The second anniversary of finishing grad school seemed like an appropriate time to try to get this blog going again. This might go without saying, but writing a Ph.D. thesis* can really interfere with a person’s recreational science blogging. (Not that the time thereafter is necessarily much freer, at least not when starting a new job in a new sub-field, on a new continent, in a new country that speaks a different language . . . but that’s another matter.) Similarly, the topic of the Ph.D. thesis seemed like an appropriate one with which to start.

“How long will it take me to write my thesis?” is a question that every grad student must wonder at some point along the way — probably several points, in fact. I was wondering it just as I was starting** to write mine in February 2012, and I decided that strictly tracking the number of hours I invested in the project might both A.) be an interesting factoid, and B.) help me to better focus on the task.

Looking back at the data I’d taken and adding it up, the answer, it turned out, was approximately 283 hours — i.e., the equivalent of 11.8 24-hour days, 15.7 18-hour days, 23.6 12-hour days, or 35.4 8-hour days.
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There’s a lot of cool science out there . . .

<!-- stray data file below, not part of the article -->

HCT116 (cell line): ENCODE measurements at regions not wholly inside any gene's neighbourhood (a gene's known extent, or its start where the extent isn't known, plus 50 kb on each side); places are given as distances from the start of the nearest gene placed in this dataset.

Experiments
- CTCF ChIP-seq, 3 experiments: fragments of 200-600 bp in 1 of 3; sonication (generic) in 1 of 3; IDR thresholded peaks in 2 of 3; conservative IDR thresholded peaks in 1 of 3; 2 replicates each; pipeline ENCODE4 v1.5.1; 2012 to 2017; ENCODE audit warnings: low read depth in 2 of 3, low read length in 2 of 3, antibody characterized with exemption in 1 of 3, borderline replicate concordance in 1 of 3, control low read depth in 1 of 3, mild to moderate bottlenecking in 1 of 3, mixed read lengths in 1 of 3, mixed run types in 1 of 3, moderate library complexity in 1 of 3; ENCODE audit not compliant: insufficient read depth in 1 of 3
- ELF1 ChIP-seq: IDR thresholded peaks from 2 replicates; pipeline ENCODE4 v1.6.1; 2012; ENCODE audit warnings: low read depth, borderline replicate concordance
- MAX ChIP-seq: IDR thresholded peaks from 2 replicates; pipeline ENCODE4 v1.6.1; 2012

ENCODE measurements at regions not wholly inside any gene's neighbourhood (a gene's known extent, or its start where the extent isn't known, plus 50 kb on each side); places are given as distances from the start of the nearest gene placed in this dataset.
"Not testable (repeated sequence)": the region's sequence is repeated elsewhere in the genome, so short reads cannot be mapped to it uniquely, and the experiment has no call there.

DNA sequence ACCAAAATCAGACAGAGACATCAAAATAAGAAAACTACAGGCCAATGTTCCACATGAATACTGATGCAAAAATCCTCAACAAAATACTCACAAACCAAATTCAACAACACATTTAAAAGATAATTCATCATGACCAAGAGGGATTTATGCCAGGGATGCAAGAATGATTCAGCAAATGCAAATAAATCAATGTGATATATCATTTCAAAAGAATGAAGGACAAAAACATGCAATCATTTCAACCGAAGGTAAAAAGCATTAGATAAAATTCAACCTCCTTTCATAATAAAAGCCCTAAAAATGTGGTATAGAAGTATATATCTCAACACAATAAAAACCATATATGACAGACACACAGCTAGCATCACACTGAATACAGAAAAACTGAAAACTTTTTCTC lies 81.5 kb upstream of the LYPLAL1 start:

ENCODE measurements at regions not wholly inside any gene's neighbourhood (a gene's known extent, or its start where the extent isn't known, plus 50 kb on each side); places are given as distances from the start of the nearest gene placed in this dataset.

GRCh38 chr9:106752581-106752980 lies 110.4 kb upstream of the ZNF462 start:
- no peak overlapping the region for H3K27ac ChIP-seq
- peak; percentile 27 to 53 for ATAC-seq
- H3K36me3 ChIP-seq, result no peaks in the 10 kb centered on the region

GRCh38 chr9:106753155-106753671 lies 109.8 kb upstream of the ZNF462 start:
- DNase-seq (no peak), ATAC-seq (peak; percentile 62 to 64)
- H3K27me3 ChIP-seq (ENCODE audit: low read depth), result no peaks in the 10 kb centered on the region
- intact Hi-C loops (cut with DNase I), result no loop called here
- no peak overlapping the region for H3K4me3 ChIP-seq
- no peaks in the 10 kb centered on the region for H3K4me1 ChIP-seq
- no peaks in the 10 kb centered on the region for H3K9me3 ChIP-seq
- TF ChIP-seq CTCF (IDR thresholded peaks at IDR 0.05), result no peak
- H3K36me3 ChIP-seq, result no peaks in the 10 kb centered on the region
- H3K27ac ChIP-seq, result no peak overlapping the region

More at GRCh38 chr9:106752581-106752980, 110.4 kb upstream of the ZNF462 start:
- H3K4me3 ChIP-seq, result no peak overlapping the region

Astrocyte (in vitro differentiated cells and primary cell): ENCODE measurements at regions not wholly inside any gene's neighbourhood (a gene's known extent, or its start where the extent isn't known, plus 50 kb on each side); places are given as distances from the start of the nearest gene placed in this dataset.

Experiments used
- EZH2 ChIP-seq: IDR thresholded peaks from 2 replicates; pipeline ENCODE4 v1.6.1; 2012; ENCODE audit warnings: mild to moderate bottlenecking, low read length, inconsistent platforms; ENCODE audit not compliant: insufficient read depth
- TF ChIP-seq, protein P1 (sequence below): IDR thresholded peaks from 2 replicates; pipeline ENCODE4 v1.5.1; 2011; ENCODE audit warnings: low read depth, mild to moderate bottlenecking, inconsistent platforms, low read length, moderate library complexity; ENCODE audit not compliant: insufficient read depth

. . . and I want to do my own, small part to help it become a bigger part of people’s lives and conversations.

How do I intend to do that? Right now, I’m envisioning mainly trying to help disseminate and explain interesting new research — besides the handful of Science and Nature articles that get widespread press every year.

And I’ll probably also share the whimsical science/math calculations I occasionally do for my own entertainment, in hopes that they may entertain others as well. (These include such pressing questions such as, “Is arranging the cookie dough balls in a triangular lattice ALWAYS more efficient than using a square lattice? Or can the size of the cookie sheet change that?” and “When jumping off a 12-foot platform into a lake, should one try to do two back flips on the way down, or just one?”)

Other than that, I think this is one of those situations where there are many possible outcomes, and you just have to do the experiment and see how it goes!